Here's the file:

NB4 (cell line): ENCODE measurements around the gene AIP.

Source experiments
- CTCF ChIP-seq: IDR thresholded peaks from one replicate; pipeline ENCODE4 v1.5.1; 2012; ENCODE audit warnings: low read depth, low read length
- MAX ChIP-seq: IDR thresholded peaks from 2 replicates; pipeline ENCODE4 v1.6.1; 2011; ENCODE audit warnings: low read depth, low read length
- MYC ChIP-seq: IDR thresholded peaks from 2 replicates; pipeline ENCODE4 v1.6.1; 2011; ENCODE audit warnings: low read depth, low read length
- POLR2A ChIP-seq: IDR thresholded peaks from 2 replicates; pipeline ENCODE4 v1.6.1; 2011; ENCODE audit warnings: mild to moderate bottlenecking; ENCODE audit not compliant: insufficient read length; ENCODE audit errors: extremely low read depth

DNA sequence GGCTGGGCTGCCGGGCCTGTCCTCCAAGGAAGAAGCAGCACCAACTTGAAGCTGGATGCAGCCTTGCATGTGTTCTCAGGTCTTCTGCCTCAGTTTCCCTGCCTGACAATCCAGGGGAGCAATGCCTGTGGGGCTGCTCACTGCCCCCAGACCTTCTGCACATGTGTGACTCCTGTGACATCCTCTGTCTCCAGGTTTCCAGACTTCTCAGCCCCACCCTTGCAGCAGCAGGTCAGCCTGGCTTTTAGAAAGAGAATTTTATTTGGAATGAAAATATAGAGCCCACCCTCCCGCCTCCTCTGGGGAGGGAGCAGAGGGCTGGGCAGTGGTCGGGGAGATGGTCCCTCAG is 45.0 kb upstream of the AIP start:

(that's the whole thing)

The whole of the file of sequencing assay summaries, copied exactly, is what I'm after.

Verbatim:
NB4 (cell line): ENCODE measurements around the gene AIP.

Source experiments
- CTCF ChIP-seq: IDR thresholded peaks from one replicate; pipeline ENCODE4 v1.5.1; 2012; ENCODE audit warnings: low read depth, low read length
- MAX ChIP-seq: IDR thresholded peaks from 2 replicates; pipeline ENCODE4 v1.6.1; 2011; ENCODE audit warnings: low read depth, low read length
- MYC ChIP-seq: IDR thresholded peaks from 2 replicates; pipeline ENCODE4 v1.6.1; 2011; ENCODE audit warnings: low read depth, low read length
- POLR2A ChIP-seq: IDR thresholded peaks from 2 replicates; pipeline ENCODE4 v1.6.1; 2011; ENCODE audit warnings: mild to moderate bottlenecking; ENCODE audit not compliant: insufficient read length; ENCODE audit errors: extremely low read depth

DNA sequence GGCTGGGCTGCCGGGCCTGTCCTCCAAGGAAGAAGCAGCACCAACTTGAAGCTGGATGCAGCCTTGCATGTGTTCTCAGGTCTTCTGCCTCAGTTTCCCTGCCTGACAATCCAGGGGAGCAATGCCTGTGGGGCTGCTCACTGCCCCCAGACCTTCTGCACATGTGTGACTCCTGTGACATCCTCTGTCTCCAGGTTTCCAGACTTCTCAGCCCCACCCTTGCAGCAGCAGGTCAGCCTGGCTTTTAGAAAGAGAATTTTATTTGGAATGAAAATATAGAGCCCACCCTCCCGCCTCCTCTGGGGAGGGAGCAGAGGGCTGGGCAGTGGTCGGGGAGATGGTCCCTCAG is 45.0 kb upstream of the AIP start: